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Re: [qemu-s390x] [RFD] [s390x] Tweaking the s390x maintainership setup

From: David Hildenbrand
Subject: Re: [qemu-s390x] [RFD] [s390x] Tweaking the s390x maintainership setup
Date: Mon, 27 Aug 2018 11:26:21 +0200
User-agent: Mozilla/5.0 (X11; Linux x86_64; rv:52.0) Gecko/20100101 Thunderbird/52.9.1

On 24.08.2018 13:37, Cornelia Huck wrote:
> Hi all,
> while I think the current s390x maintainership setup is working quite
> well, there's probably still room for improvement. In particular, I'd
> like to spread out the work a bit more and make it easy to test things
> pre-integration in an automated way.
> As a recap, how it works today:
> - We have designated maintainers for some major areas:
>   * tcg
>   * KVM
>   * s390 virtio-ccw machine
>   * s390 bios
>   * vfio-ccw
>   * virtio-ccw
> - I'm acting as overall s390x maintainer, queuing patches onto my
>   s390-next branch (s390-fixes for fixes during freeze) and sometimes
>   pulling s390 bios updates (if I don't apply them myself). I'm
>   generally the only person that sends pull requests for master.
> Some problems I've noted:
> * The bus factor -- or, put in a less dramatic way, what happens when
>   I'm sick or on vacation? For fixes during freeze, there's no problem
>   if the other maintainers submit them directly, but I really don't want
>   to be the single point of failure (plus, I'm the only person listed
>   as vfio-ccw maintainer).
> * The IBM folks can't do tcg.
> * Conversely, the non-IBM folks cannot review things that don't have
>   public documentation (yet), other than in a very general way.
> * I don't want to pick everything myself :) Especially when I basically
>   rely on other people noticing problems in the first place (like with
>   the non-public things or code areas I'm not so familiar with).
> * Testing seems to be a bit ad hoc. It would be nice to have a branch
>   that (semi) automated tests can be run on before things hit upstream,
>   and that is also created on top of current master. (I usually only
>   rebase the pushed-out s390-next branch when I apply new patches, and
>   sometimes not even then.) Oh, and other people testing things,
>   especially on different hardware.
> So, here are some ideas I had on how to improve things:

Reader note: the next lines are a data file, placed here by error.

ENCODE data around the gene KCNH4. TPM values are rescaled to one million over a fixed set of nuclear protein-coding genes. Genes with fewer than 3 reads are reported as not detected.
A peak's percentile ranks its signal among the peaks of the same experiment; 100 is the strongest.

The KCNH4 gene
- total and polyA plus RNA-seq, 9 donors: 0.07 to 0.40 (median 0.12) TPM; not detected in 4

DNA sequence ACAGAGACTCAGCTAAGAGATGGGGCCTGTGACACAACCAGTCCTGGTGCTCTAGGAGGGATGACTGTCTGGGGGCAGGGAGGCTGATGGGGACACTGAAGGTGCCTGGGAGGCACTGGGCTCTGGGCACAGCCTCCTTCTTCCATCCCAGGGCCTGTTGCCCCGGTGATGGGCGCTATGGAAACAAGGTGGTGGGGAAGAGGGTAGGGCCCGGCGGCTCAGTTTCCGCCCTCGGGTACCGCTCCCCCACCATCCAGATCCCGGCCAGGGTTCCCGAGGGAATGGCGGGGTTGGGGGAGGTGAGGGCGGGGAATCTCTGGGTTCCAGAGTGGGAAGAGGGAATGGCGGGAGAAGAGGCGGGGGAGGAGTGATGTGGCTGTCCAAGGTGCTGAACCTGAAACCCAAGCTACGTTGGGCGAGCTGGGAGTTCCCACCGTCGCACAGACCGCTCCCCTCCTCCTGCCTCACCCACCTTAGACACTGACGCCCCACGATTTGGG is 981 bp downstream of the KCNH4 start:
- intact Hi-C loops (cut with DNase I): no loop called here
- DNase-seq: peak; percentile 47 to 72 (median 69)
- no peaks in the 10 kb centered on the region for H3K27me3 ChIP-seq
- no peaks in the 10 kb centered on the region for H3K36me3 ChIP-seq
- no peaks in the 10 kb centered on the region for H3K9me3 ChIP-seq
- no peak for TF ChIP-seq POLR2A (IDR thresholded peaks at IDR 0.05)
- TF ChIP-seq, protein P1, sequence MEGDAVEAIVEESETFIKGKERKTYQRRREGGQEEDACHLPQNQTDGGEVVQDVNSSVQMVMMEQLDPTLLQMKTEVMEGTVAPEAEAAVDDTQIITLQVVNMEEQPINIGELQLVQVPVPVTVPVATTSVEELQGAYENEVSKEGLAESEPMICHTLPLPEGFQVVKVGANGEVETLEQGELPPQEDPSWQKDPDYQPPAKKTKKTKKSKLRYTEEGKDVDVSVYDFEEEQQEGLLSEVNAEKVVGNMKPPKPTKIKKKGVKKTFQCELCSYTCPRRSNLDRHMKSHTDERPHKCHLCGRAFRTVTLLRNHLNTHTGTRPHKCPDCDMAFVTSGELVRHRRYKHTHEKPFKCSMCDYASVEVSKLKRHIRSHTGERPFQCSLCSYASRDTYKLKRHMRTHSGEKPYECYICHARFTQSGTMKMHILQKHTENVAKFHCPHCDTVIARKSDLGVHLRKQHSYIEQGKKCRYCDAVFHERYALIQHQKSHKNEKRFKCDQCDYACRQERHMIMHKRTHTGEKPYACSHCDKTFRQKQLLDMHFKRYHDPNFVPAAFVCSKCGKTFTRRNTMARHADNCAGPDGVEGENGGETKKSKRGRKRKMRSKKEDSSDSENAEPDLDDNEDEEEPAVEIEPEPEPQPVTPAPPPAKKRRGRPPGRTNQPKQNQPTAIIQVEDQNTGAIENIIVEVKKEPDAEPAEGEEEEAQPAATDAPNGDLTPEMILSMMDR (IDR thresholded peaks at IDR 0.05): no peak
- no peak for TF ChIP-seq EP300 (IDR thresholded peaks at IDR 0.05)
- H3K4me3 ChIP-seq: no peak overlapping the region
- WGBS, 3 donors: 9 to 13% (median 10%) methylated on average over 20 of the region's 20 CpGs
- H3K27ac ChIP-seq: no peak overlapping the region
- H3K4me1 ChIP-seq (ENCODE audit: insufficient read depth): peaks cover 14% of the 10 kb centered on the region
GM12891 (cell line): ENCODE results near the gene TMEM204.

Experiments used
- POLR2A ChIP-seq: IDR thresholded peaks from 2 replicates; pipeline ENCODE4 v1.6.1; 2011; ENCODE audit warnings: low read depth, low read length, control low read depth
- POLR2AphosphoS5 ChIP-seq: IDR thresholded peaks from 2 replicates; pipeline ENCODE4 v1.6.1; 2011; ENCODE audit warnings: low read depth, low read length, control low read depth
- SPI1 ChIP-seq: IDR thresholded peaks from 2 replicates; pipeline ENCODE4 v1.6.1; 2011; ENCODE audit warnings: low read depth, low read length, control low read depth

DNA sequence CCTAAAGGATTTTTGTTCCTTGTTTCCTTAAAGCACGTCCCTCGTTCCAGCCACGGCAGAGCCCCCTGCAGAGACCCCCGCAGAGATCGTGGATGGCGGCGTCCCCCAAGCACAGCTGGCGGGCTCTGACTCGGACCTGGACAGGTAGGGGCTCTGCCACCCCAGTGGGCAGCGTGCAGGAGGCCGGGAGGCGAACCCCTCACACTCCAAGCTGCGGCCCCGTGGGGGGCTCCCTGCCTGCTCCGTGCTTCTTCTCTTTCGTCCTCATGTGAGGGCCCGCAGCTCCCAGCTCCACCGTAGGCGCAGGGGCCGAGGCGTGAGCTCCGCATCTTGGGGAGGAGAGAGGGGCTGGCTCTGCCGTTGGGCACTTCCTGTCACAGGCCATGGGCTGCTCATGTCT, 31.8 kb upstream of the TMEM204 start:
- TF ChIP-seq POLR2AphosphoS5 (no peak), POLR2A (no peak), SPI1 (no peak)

> * Split up maintainership a bit more. For example, split out areas like
>   pci for which no public documentation is available; these need to
>   have at least one IBM maintainer. Another candidate would maybe be
>   the cpu model.

I could take care of the latter. But it usually goes hand in hand with
KVM changes (or core s390x changes for migration), so I am not sure if
splitting the cpu model out makes that much sense after all. To me, it
somehow feels "s390x core".

> * On a related note, more maintainers from IBM would be nice :) For
>   example, for vfio-ccw, where I'm the only maintainer... Some R:
>   entries would not hurt, either.
> * More trees to pull from. Of course, not every area needs a dedicated
>   tree (that would become silly pretty quickly), but for example a tcg
>   tree would be nice. I can still pick individual patches if a pull
>   request would be overkill.

I can take care of that for TCG (including picking + sending pull requests).

> * I'd also like to have a designated backup for the overall
>   maintainership, especially for when I'm on vacation (like the first
>   two weeks of September, just to let you know :) or otherwise
>   unavailable, but also for sanity. Likely needs to be a non-IBMer due
>   to the tcg problem.

Either Thomas or I could do that. I will be on vacation the first two
weeks of September, too ;) Thomas, interested?

> * A more predictable s390-next would be nice. Maybe have it
>   (semi-)automatically created out of the different trees, on top of
>   current master? I would start to apply patches on a new branch that
>   feeds into s390-next rather than on s390-next directly, then.

Is there any fancy mechanism out there with which we can easily build
something like that (automatic merging like e.g. linux-next does)?

> * Do something about (semi-)consolidated, (semi-)automatic testing.
>   Like hooking into Travis (or something similar), sharing test setups,
>   and enabling tests to be run on a range of platforms (including very
>   recent ones). Testing is probably a large topic on its own, though.

Sounds interesting to me. Especially building all different kinds of
combinations + e.g. running kvm-unit-tests / booting a simple distro.

> Thoughts?



David / dhildenb

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